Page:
The whole industry is evil, not just Nestle.
Except that is exactly the advice I have been given by EE in order to transfer the phone number from one phone (still in contract with them) to a new phone (also with EE) that my wife bought me for my birthday. Apparently, it is "not possible" (ie - there is no UK law forcing them to do it), and the only way I can achive this is to get a pay-as-you-go SIM (from someone like Vodafone), transfer the number to that, and then transfer it back to EE (to my new phone).
It's a %&$*ing joke.
Not just EE..you cannot port a number within the network on Vodafone either (and possibly all the networks?) computer says 'No!' (to stop people who are current customers becoming NEW customers for NEW Customer Deals without upgrading....so I am informed) .
Aha! At last that answers my curiosity as to why they'd recently started offering free wifi. Personally I couldn't see why anyone would take the time to stop and sign up, when surely they'd just want to get their shopping done and then head home (likely to their own wifi)? Slurping customer info and sales metrics now fills in that gap in my understanding, and ensures I most definitely won't be using it anytime soon.
It's all the teens and pre-teens being dragged round the shops by their parents that they want to sign up. That's who wanders round a supermarket with a device with wifi on the whole time. So they can keep up with the latest on tumblr, and continuously message all their friends about how bored they are at being dragged round the shops.
Reminds me of the last Orange branded Android phone I had - it had an Orange Maps app, Orange Games and I think Orange Store - all needless, useless and unable to be removed without arsing about. Left space for about 3 user installable apps - less if you installed Facebook, which (at the time, as far as I know), doesn't let you move it to the SD card.
Ended up flogging it after I unlocked it, which is when I switched to WP8 and have never looked back.
That's probably because the App for looking back, BackCheck, hasn't been released for Windows Phone yet, and in all likelihood never will ;-)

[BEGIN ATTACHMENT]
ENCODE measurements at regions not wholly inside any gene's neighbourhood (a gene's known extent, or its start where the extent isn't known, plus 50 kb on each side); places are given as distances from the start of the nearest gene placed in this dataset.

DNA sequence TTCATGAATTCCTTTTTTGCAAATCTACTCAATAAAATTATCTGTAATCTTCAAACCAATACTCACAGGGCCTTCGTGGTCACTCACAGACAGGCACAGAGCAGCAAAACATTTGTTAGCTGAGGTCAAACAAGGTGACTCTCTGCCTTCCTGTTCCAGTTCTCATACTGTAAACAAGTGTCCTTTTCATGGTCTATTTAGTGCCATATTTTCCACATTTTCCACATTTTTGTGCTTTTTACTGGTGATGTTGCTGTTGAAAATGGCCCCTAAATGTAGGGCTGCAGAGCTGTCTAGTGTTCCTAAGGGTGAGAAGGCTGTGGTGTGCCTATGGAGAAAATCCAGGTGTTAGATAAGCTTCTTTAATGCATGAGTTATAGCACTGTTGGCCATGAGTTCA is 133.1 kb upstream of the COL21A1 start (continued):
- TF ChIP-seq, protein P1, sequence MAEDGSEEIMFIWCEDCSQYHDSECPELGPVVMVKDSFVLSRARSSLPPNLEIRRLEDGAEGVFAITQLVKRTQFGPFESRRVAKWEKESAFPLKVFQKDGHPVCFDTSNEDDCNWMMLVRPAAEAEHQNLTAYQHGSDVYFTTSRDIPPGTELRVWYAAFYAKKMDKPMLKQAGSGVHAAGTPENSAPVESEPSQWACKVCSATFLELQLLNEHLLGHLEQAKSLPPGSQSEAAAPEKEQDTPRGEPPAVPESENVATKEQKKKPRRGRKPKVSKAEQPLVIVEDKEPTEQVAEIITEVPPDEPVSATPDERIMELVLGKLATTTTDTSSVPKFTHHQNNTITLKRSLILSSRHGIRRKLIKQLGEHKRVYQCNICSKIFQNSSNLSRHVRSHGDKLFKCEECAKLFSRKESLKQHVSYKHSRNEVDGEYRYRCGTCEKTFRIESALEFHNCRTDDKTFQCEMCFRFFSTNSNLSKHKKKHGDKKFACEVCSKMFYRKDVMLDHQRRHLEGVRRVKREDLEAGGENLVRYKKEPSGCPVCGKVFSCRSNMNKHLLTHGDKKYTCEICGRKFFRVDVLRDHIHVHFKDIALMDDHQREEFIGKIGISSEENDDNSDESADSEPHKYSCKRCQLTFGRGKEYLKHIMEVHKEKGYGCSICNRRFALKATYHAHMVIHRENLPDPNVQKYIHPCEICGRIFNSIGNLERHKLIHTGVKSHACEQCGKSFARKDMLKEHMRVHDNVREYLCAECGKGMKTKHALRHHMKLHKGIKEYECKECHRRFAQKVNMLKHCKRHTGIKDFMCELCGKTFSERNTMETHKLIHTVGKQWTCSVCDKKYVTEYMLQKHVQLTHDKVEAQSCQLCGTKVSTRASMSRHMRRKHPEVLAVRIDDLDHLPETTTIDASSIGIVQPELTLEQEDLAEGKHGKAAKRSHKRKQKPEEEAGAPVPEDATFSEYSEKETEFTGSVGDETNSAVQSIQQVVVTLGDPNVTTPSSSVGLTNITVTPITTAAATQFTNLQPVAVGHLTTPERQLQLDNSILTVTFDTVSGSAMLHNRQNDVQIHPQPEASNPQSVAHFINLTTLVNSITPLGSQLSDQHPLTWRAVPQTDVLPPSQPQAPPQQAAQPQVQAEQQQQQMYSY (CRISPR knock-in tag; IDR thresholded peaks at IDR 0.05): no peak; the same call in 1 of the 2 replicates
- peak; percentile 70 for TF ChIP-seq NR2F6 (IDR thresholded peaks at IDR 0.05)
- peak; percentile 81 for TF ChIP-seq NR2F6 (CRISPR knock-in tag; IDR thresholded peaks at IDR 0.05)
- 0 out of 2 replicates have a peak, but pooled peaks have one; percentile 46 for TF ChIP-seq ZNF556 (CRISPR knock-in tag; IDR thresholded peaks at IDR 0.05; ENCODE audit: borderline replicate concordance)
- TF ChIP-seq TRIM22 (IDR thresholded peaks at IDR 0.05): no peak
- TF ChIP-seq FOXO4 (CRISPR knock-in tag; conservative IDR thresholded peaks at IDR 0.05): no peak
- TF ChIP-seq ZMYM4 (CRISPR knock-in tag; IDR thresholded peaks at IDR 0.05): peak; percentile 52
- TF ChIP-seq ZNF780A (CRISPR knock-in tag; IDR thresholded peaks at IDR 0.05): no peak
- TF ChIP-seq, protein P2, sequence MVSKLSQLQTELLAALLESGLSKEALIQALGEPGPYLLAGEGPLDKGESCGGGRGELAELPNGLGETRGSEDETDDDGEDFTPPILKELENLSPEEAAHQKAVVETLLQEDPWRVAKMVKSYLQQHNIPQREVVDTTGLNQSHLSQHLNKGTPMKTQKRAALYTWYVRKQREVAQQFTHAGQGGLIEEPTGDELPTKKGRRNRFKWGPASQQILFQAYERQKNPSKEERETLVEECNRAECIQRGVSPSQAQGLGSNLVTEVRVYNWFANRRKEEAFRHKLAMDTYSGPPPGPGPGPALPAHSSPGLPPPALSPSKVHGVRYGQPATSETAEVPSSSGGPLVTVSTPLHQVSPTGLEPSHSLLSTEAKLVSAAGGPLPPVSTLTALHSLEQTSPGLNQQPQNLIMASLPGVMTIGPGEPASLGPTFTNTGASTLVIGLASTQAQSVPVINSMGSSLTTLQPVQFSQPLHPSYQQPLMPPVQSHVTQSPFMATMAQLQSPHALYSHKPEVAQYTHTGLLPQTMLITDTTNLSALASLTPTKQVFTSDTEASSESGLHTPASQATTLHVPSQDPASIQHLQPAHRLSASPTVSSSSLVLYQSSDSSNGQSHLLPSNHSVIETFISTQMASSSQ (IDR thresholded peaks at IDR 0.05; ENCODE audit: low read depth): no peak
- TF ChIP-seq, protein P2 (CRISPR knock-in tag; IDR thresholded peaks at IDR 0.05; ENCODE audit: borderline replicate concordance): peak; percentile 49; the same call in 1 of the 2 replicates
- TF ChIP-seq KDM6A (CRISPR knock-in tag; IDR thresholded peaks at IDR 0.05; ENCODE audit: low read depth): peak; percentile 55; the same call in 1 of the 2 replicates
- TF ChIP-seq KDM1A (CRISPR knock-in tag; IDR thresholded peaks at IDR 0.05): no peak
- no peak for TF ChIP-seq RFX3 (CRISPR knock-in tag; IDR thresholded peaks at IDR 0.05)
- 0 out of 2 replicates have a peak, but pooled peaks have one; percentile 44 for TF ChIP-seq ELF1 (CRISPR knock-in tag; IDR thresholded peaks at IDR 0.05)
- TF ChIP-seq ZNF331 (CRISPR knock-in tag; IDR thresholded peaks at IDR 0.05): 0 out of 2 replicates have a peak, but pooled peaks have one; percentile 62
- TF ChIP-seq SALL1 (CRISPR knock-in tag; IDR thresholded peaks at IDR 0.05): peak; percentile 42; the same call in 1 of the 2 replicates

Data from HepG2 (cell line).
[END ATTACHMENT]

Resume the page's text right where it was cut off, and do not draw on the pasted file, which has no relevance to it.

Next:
I wouldn't be too self-congratulatory though, as MS hasn't proven itself to be above similar shenanigans. Remember their patent for pushing ads on the Windows OS?
If WinPho ever becomes successful, you can count on similar 'deals' being pushed to you.
Had precisely the same issue with a couple of Orange (ptui) phones a while back. Nice phones made perfectly horrible by the marketing droids at orange deciding I'd love the fruits of their latest wet dreams.
Both phones roundly unlocked, rooted and re-loaded with some nice generic, non-bloated ROMS.
Both phones were surprisingly good after that.
Says a lot about what Orange really think of their customers.
It would also suggest that the rash of Orange ads featuring hapless marketing types are based on their own consultants.
Not to mention the Samsung account thingy. I had to sign up but have never wanted to use it. It spammed me with suggestions for a while but seems to have stopped. It still periodically requires me to sign in though. It's all just cack and junk but presumably someone uses them otherwise why would Samsung bother?
www.cyanogenmod.com is the place to go.
Just flashed my S3. No more crapware, runs 3x faster. Result.
Surprisingly easy too, I had a few niggles getting the right USB driver on my Windows 8 machine to install it, but their forums sorted me out. Certainly a process I'd guess any Reg reader would be capable of.
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"The technology appeals to the retail sector on the basis that it helps manage queues..."
Can't have reached my local ASDA, where the approach to managing queues is a loud woman in a green tabard waving a large foam pointing finger on a stick, while shouting at the customers to "move down please" whenever there's a free checkout.
buying an orange monte carlo phone, it came with some TrafficTV app pre-installed. Every month they'd charge me £5 subscription for it, each month I'd call up and tell them to reverse the charge (and they would) because I hadn't used it. Then the next month I'd get another bill because the bastard thing was on my phone.
After a few months of this I gave up and put cyanogen mod on my phone. Fixed the TrafficTV issue, would have been easier to fix if I could have unintalled the bastard thing.
Orange have filled their phone with shitware? I shall file that right next to my report on ursine defecation habits.